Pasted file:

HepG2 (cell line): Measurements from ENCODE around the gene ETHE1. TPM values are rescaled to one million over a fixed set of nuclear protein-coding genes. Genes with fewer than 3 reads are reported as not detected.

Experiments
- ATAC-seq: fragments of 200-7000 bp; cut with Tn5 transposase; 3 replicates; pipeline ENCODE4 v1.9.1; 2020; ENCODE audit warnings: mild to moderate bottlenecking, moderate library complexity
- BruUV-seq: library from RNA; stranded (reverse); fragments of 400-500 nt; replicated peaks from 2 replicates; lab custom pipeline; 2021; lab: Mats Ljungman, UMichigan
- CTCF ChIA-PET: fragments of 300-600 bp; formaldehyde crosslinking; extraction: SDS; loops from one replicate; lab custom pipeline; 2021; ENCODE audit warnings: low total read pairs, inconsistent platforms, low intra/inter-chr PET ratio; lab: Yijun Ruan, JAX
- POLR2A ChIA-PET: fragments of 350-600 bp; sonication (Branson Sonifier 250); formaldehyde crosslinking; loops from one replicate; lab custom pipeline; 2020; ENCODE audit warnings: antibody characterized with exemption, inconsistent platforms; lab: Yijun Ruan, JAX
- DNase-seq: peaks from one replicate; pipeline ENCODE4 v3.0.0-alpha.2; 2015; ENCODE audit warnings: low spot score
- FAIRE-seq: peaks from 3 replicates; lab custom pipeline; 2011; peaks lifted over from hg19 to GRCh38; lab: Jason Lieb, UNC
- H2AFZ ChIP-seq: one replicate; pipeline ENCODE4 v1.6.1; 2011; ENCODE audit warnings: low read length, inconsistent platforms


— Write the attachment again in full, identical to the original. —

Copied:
HepG2 (cell line): Measurements from ENCODE around the gene ETHE1. TPM values are rescaled to one million over a fixed set of nuclear protein-coding genes. Genes with fewer than 3 reads are reported as not detected.

Experiments
- ATAC-seq: fragments of 200-7000 bp; cut with Tn5 transposase; 3 replicates; pipeline ENCODE4 v1.9.1; 2020; ENCODE audit warnings: mild to moderate bottlenecking, moderate library complexity
- BruUV-seq: library from RNA; stranded (reverse); fragments of 400-500 nt; replicated peaks from 2 replicates; lab custom pipeline; 2021; lab: Mats Ljungman, UMichigan
- CTCF ChIA-PET: fragments of 300-600 bp; formaldehyde crosslinking; extraction: SDS; loops from one replicate; lab custom pipeline; 2021; ENCODE audit warnings: low total read pairs, inconsistent platforms, low intra/inter-chr PET ratio; lab: Yijun Ruan, JAX
- POLR2A ChIA-PET: fragments of 350-600 bp; sonication (Branson Sonifier 250); formaldehyde crosslinking; loops from one replicate; lab custom pipeline; 2020; ENCODE audit warnings: antibody characterized with exemption, inconsistent platforms; lab: Yijun Ruan, JAX
- DNase-seq: peaks from one replicate; pipeline ENCODE4 v3.0.0-alpha.2; 2015; ENCODE audit warnings: low spot score
- FAIRE-seq: peaks from 3 replicates; lab custom pipeline; 2011; peaks lifted over from hg19 to GRCh38; lab: Jason Lieb, UNC
- H2AFZ ChIP-seq: one replicate; pipeline ENCODE4 v1.6.1; 2011; ENCODE audit warnings: low read length, inconsistent platforms